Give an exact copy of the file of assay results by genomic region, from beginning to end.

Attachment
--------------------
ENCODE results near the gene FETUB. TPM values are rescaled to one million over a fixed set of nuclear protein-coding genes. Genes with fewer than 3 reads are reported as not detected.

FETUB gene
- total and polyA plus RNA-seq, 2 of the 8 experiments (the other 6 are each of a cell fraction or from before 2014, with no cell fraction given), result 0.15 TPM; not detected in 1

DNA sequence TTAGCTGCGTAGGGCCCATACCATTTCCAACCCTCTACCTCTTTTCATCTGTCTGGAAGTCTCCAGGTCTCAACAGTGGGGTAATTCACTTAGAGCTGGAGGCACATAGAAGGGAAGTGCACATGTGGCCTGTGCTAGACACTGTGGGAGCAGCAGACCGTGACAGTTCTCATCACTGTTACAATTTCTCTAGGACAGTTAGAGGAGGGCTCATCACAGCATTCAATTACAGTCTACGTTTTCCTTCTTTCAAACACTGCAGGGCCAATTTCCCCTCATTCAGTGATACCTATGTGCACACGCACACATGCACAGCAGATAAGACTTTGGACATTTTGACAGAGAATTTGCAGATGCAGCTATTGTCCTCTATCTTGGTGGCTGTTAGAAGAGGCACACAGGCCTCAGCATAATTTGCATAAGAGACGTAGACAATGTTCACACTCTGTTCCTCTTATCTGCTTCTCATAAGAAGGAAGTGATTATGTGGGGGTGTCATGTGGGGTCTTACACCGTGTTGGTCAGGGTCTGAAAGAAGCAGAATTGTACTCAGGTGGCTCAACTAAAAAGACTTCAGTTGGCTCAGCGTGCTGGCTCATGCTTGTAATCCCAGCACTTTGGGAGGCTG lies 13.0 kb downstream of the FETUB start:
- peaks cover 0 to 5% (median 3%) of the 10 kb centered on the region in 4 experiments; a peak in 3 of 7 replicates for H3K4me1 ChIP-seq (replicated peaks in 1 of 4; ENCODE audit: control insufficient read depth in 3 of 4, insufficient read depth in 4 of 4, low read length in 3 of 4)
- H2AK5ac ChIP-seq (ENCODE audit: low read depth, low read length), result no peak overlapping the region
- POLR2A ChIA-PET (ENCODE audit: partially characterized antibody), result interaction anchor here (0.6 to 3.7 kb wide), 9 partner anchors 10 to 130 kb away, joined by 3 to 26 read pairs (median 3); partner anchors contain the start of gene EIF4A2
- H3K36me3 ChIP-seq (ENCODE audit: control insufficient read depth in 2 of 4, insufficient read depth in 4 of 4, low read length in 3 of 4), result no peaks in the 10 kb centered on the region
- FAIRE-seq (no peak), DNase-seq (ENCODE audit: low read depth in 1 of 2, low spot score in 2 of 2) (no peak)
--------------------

ENCODE results near the gene FETUB. TPM values are rescaled to one million over a fixed set of nuclear protein-coding genes. Genes with fewer than 3 reads are reported as not detected.

FETUB gene
- total and polyA plus RNA-seq, 2 of the 8 experiments (the other 6 are each of a cell fraction or from before 2014, with no cell fraction given), result 0.15 TPM; not detected in 1

DNA sequence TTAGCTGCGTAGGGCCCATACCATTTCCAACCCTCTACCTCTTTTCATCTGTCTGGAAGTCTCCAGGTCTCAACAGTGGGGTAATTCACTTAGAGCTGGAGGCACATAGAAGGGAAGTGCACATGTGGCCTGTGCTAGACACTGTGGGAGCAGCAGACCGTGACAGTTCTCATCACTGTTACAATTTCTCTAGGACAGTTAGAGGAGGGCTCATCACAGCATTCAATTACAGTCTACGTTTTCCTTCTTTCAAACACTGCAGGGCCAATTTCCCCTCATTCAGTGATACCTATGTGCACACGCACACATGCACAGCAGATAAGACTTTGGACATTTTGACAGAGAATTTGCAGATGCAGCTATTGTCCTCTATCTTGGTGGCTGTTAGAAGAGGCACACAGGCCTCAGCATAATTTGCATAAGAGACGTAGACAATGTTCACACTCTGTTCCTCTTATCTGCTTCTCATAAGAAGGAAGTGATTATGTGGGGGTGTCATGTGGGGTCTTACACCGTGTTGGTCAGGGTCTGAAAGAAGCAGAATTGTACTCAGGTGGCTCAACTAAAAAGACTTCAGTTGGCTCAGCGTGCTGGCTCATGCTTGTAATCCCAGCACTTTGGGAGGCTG lies 13.0 kb downstream of the FETUB start:
- peaks cover 0 to 5% (median 3%) of the 10 kb centered on the region in 4 experiments; a peak in 3 of 7 replicates for H3K4me1 ChIP-seq (replicated peaks in 1 of 4; ENCODE audit: control insufficient read depth in 3 of 4, insufficient read depth in 4 of 4, low read length in 3 of 4)
- H2AK5ac ChIP-seq (ENCODE audit: low read depth, low read length), result no peak overlapping the region
- POLR2A ChIA-PET (ENCODE audit: partially characterized antibody), result interaction anchor here (0.6 to 3.7 kb wide), 9 partner anchors 10 to 130 kb away, joined by 3 to 26 read pairs (median 3); partner anchors contain the start of gene EIF4A2
- H3K36me3 ChIP-seq (ENCODE audit: control insufficient read depth in 2 of 4, insufficient read depth in 4 of 4, low read length in 3 of 4), result no peaks in the 10 kb centered on the region
- FAIRE-seq (no peak), DNase-seq (ENCODE audit: low read depth in 1 of 2, low spot score in 2 of 2) (no peak)